With the anniversary of Richmond’s 1865 surrender reaching its 150th anniversary this week, the city’s most unique commemoration of the American Civil War sesquicentennial opened at the Valentine on March 26. Working alongside Meg Hughes, Curator of Archives, I have spent the past few months researching, writing, and designing Beard Wars, a photography exhibition juxtaposing ‘then’ and ‘now’ between Civil War imagery and contemporary photography.
As a graduate student focusing on Civil War scholarship, I have often overlooked the powerful medium imagery affords in both visualizing and contextualizing the conflict. Though not depicting battlefield butchery or home front hardship, the Valentine’s Civil War photographic portraits provide a certain degree of humanness to the war, a visual of the men who either strove to tear a nation apart or struggled to hold it together. From these portraits, individual styles emerge, most notably in the varying ways both Union and Confederate generals subscribed to the Victorian fashion trend of growing, maintaining, and styling facial hair. Though these self-grown accessories would shorten in length and ultimately fade by the mid-20th century, facial hair fandom is once again vogue in 2015 in reflecting the styles of 1865.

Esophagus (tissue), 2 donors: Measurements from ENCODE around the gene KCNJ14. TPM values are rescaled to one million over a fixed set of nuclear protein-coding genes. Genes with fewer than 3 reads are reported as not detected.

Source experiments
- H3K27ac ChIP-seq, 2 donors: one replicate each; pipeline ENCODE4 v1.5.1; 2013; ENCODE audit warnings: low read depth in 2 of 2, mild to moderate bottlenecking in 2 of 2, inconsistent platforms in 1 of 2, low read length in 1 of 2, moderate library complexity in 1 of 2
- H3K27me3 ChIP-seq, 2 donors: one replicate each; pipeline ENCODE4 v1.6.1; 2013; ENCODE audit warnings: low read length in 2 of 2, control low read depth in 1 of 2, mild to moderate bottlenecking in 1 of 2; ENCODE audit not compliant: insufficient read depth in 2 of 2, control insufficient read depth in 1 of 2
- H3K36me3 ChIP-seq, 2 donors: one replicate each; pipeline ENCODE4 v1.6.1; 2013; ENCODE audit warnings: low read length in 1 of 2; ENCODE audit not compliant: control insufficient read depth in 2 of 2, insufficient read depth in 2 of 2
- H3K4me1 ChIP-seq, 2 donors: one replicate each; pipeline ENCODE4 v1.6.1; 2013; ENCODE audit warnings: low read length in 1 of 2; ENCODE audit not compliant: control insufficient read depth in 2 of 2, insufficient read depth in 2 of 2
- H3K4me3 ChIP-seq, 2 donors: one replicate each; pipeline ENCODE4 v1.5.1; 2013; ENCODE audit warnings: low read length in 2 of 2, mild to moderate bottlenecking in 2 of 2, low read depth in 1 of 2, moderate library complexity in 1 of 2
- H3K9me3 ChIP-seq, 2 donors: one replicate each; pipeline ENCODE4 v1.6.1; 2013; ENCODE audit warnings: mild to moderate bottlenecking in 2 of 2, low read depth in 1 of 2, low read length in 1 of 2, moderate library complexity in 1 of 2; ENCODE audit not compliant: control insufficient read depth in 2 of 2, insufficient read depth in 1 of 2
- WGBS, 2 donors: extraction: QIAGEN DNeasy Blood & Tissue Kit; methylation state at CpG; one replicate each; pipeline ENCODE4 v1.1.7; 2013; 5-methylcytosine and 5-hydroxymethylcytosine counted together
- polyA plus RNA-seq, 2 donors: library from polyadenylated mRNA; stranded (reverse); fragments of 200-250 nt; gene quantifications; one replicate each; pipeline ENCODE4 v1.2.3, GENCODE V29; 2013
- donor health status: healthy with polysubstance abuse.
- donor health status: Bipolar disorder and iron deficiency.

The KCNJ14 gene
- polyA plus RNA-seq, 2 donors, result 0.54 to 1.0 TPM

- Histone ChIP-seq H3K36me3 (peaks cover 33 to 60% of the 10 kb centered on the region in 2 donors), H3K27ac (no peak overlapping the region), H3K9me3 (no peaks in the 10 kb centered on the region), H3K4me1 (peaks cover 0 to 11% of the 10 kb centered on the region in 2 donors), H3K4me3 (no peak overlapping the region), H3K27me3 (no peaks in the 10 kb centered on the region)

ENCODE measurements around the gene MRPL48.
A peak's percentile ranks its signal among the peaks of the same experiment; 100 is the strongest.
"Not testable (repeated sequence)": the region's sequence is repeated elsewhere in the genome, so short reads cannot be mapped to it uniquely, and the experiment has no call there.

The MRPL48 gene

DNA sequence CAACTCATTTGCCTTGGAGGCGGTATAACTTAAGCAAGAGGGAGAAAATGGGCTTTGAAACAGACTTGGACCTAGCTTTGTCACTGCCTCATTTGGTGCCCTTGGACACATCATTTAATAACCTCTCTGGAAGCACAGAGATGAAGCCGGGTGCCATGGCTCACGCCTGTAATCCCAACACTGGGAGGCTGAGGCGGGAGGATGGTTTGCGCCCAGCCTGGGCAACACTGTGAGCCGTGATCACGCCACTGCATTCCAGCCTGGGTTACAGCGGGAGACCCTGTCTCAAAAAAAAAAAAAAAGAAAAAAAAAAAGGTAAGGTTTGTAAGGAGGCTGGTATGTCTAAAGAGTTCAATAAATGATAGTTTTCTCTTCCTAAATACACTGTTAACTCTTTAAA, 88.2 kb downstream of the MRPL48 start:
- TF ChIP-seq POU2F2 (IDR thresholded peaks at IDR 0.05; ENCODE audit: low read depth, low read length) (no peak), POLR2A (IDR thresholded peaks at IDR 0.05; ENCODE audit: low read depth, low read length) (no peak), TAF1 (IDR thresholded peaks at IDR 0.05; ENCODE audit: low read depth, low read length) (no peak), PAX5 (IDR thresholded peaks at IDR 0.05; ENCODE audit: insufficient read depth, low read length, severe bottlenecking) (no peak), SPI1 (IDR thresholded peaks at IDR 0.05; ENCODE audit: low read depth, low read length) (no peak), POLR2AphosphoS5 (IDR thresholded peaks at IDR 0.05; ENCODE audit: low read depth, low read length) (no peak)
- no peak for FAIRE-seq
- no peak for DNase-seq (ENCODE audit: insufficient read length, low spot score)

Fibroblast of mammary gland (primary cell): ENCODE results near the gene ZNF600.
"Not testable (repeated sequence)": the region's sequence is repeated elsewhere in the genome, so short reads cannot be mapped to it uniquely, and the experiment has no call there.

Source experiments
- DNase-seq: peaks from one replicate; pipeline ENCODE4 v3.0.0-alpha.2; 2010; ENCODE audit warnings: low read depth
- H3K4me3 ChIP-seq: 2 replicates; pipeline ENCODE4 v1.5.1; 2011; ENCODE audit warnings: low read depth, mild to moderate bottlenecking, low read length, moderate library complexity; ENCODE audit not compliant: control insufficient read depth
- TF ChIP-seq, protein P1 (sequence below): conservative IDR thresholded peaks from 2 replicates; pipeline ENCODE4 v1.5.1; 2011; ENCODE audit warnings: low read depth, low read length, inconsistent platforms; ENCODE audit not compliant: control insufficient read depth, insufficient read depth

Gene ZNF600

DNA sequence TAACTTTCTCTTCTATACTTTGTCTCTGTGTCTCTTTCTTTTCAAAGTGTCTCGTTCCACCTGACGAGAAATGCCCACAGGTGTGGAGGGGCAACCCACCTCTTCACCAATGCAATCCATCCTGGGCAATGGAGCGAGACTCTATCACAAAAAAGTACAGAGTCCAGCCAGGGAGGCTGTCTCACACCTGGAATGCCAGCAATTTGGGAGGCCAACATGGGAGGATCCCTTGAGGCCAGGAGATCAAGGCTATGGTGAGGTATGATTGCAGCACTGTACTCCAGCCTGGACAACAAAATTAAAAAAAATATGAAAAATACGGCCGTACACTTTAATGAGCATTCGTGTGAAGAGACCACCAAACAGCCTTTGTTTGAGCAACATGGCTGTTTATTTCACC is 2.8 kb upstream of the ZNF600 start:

Working on Beard Wars since early January, I hardly anticipated the level of organization, detail, and flexibility required for transforming a show concept into an installed exhibition. Such a process required patience, communication, humor, and a certain amount of occasional scruff to feel I fit in. Be it “Friendly Mutton Chops” or a full beard, sideburns or a wispy moustache, Beard Wars offered me–and now the Richmond community–a memorable means of exploring how both in times of war and in the present-day we elect to portray ourselves to society. Beard Wars is on view on the Valentine’s Lower Level through November 30.
Andrew Lunney is a graduate student in the History M.A. program at Virginia Commonwealth University.